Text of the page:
"As our study described," Yancopoulos went on, "we showed how the VEGF-Trap agent could be 100- to 1,000-fold more potent than any pre-existing angiogenesis blockers. What the Columbia University group did was take VEGF-Trap to the next level of performance. They showed that besides completely inhibiting blood vessel spread, they actually restricted tumors to a type of malignant growth known as cooption. Furthermore, they could even see tumor regression in some of those coopted vessels."

Yamashiro told BioWorld Today, "We found first that when a neuroblastoma tumor is growing in a kidney, blood vessels in the host's body - in our case, mice - take over existing growth. However, VEGF-Trap at high doses inhibits cooption, with the implication that cancer therapy can prevent cooption of all angiogenic vessels. Cooption," he explained, "involves a tumor taking over existing blood vessels, as in the kidney where most neuroblastomas grow." The tumor tissue surrounds the mouse's normal blood vessels in the kidney.

Yancopoulos picked up on cooption with a (literally) homely metaphor: "Imagine if you were a thirsty organism next to a house with pipes in it. There were two ways you could get access to the water in that plumbing. One, create a new connection tapping into those pipes. That's new angiogenesis. But let's say you had an anti-angiogenic agent that completely blocked the piping. If you were very thirsty, you could start destroying the house, and just take over the pipes. That's exactly what tumors do. They can invade normal tissues, leave the vessels intact - and divert them to their own nefarious uses."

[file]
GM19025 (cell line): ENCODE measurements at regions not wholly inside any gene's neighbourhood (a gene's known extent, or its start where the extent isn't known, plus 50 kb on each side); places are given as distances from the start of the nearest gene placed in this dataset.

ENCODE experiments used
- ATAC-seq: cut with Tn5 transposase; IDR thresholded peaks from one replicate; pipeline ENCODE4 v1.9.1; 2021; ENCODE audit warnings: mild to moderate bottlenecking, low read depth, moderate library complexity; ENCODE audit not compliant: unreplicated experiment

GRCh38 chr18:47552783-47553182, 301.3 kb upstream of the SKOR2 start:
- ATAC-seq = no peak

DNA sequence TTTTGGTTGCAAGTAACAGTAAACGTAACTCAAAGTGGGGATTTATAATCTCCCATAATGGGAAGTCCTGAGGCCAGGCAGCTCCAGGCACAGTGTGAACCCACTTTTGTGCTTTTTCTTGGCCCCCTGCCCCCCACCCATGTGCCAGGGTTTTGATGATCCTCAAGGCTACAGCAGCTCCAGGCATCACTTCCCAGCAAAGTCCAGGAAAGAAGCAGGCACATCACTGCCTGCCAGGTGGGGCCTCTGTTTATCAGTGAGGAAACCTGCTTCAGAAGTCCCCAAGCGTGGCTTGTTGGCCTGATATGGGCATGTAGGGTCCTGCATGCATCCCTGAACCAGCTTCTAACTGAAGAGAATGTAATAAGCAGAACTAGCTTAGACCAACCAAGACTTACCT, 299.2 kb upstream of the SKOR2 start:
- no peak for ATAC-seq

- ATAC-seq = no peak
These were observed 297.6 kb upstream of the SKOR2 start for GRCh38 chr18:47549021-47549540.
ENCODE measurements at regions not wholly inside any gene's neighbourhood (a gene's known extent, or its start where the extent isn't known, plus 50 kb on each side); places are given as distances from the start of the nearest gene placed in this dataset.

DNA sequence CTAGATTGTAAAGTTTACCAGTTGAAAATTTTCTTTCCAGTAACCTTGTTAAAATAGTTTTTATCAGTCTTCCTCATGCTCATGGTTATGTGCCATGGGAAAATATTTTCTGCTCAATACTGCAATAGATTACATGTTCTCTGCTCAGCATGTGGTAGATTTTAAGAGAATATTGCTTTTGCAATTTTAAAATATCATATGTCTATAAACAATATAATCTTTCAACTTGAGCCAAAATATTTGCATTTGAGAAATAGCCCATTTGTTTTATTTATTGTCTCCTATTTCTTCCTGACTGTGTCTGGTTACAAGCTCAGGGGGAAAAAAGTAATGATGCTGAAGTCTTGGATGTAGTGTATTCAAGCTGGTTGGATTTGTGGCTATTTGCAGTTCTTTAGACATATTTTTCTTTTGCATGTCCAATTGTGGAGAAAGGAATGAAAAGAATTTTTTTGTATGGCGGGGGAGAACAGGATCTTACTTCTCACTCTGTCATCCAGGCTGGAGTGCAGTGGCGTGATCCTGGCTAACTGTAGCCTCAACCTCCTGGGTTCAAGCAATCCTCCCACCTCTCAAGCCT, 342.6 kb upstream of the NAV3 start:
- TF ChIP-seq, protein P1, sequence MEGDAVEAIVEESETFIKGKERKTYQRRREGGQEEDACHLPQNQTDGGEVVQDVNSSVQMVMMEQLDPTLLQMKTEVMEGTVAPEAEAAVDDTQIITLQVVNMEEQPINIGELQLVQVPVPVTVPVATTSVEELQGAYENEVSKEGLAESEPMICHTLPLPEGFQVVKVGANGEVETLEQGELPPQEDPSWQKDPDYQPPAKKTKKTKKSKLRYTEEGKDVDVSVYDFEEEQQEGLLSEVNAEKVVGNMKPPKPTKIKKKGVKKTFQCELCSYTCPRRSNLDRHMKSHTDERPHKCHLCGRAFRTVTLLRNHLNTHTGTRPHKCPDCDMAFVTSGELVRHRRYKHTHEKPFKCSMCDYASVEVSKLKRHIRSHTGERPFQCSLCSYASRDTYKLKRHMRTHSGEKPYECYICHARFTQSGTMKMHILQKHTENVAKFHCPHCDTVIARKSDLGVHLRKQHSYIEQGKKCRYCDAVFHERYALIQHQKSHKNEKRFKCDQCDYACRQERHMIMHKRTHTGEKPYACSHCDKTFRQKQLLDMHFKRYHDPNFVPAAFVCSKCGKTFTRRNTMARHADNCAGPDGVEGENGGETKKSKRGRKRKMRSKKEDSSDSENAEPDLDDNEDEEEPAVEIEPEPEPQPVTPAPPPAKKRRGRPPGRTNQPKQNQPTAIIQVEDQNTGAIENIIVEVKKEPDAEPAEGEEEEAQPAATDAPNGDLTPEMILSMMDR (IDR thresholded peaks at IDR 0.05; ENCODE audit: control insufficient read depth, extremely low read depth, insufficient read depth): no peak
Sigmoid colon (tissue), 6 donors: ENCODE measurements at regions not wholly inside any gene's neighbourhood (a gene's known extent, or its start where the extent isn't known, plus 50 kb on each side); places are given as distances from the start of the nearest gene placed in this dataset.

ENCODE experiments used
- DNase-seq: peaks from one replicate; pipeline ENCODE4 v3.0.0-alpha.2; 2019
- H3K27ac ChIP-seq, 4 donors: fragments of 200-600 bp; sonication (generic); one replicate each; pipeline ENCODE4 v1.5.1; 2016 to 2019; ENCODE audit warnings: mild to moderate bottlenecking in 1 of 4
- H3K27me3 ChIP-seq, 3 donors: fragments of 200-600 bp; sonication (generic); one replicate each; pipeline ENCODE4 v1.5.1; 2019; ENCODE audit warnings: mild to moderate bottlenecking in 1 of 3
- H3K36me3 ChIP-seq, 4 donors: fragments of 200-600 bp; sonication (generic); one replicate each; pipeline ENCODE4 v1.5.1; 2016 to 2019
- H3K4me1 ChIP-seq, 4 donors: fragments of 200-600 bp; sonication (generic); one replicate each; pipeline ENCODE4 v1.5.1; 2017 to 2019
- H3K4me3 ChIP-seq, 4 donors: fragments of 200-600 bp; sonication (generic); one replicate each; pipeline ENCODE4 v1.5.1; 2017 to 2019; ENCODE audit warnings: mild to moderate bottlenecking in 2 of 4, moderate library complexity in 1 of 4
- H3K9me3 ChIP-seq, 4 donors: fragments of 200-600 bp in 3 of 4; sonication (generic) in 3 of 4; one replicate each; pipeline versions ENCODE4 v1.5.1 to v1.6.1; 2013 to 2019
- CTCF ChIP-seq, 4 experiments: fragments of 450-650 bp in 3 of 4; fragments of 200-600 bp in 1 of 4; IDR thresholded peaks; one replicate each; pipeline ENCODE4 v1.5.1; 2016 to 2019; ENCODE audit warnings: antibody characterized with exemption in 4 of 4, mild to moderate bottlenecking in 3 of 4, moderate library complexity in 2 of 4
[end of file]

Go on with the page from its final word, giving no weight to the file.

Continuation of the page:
VEGF-Trap-Treated Mice Hit 81 Percent

"Yamashiro's Columbia group," Yancopoulos continued, "put tumors into their normal location. And the tumor destroyed the normal kidney tissue. In an amazing demonstration, what they actually showed is that it left the renal blood vessels intact, and just tapped into them. So the only tissues that it saved were the blood vessels, which the tumor started using for its own evil purposes. That's cooption.

"So the way our two PNAS stories break down," he went on, "they show that when we force tumors to grow in the absence of VEGF, instead of growing their own vessels, they take over parasitically their host vessels. Then if you have strong VEGF blockade ongoing, those coopted vessels themselves can undergo tumor regression, with the ultimate hope that if you do this long enough, you can get shrinkage of existing tumors."

Columbia's in vivo experiment with VEGF-Trap began by inoculating neuroblastoma cells into the kidney-adjacent adrenal gland. "We let the tumors grow for one week," Yamashiro recounted, "then treated them with VEGF-Trap twice a week, via intraperitoneal injection. Four to six weeks later, we sacrificed the mice and measured their tumor angiogenesis. We observed a high range of efficacy, with high-dose VEGF-Trap abolishing the tumors, and causing the greatest inhibition of cancer growth," he concluded, "81 percent, compared with control animals."